In The Politics of Autism, I write:Mark Wheeler writes at UCLA:
The conventional wisdom is that any kind of treatment is likely to be less effective as the child gets older, so parents of autistic children usually believe that they are working against the clock. They will not be satisfied with the ambiguities surrounding ABA, nor will they want to wait for some future research finding that might slightly increase its effectiveness. They want results now. Because there are no scientifically-validated drugs for the core symptoms of autism, they look outside the boundaries of mainstream medicine and FDA approval. Studies have found that anywhere from 28 to 54 percent of autistic children receive “complementary and alternative medicine” (CAM), and these numbers probably understate CAM usage
Dr. Shafali Jeste knows well the desperation of a parent seeking a cure for their child with autism spectrum disorder. As a clinician who both researches the causes of the disorder and treats children with autism, Jeste, UCLA associate professor of psychiatry, neurology and pediatrics and a lead investigator in the UCLA Center for Autism Research and Treatment, understands why many parents will try anything that sounds reasonable. A change to a gluten- and casein-free diet to reduce symptoms. Mega-vitamins for the same. Medical marijuana to calm. Melatonin to sleep. Omega-3 fatty acids for hyperactivity. Delaying or refusing vaccinations. All done, usually, in addition to the standard medications that are prescribed to children on the spectrum, including Ritalin, Adderall or Risperdal.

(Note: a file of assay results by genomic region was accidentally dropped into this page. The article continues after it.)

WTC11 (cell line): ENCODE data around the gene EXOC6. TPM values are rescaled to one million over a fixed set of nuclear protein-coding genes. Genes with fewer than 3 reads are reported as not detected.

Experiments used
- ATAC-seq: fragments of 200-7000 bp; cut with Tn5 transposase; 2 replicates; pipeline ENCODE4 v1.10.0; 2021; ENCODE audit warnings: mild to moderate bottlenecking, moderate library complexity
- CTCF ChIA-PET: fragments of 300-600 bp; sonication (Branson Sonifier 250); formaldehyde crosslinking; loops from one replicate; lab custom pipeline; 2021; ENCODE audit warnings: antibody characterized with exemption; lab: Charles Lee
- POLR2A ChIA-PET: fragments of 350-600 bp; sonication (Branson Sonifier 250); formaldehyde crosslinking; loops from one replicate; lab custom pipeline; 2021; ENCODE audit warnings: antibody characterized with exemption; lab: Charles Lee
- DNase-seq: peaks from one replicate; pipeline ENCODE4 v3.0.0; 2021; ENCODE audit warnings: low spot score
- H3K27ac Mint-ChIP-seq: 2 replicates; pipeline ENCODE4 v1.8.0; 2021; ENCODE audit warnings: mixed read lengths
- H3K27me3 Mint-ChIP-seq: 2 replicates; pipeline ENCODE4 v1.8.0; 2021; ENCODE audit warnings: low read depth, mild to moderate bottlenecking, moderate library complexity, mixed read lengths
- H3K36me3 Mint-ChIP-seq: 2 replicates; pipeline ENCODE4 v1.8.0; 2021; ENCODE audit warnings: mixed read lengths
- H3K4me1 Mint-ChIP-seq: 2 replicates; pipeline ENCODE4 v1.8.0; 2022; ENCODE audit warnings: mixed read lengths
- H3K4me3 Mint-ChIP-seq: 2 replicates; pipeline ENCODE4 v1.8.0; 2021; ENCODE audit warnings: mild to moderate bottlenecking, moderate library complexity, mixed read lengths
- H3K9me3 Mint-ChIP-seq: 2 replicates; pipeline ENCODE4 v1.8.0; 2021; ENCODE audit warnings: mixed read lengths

“The short answer is there simply isn’t enough solid scientific evidence to say definitely one way or the other whether most of the alternative treatments help or harm,” Jeste said.
The autism theory most upsetting to Jeste and some other researchers is the idea of a link between childhood vaccines and autism. That now-debunked theory started in 1998, when a then-doctor named Andrew Wakefield published a study in the British journal the Lancet purporting to show a link between vaccines and autism. The study was later identified as fraudulent, was retracted by the medical journal, and his medical license was revoked.
“I think one reason this myth persists is that many symptoms of autism begin to emerge right around the same time that vaccines are given to children,” Jeste saidBehavioral interventions currently hold more hope.
One example of a behavioral therapy is one that focuses on the social communication deficits in young children with autism. It’s called “Jasper,” short for Joint Attention, Symbolic Play, Engagement and Regulation, and was developed by Jeste’s colleague, Connie Kasari.
While it’s thought that environmental factors may play some role — Jeste pointed out that the age of the parents, maternal drug use, extreme premature birth, in utero hormonal environment — her research and that of others shows that genetic variations are responsible for the majority of all diagnosed cases.
In her research Jeste searches for biomarkers that would identify autism in the youngest of patients, even babies. She is part of a nationwide, multi-center study examining preschool and school-aged children with autism spectrum disorders to identify biomarkers that could help physicians diagnose and track the disease as well as assess treatments in autism patients.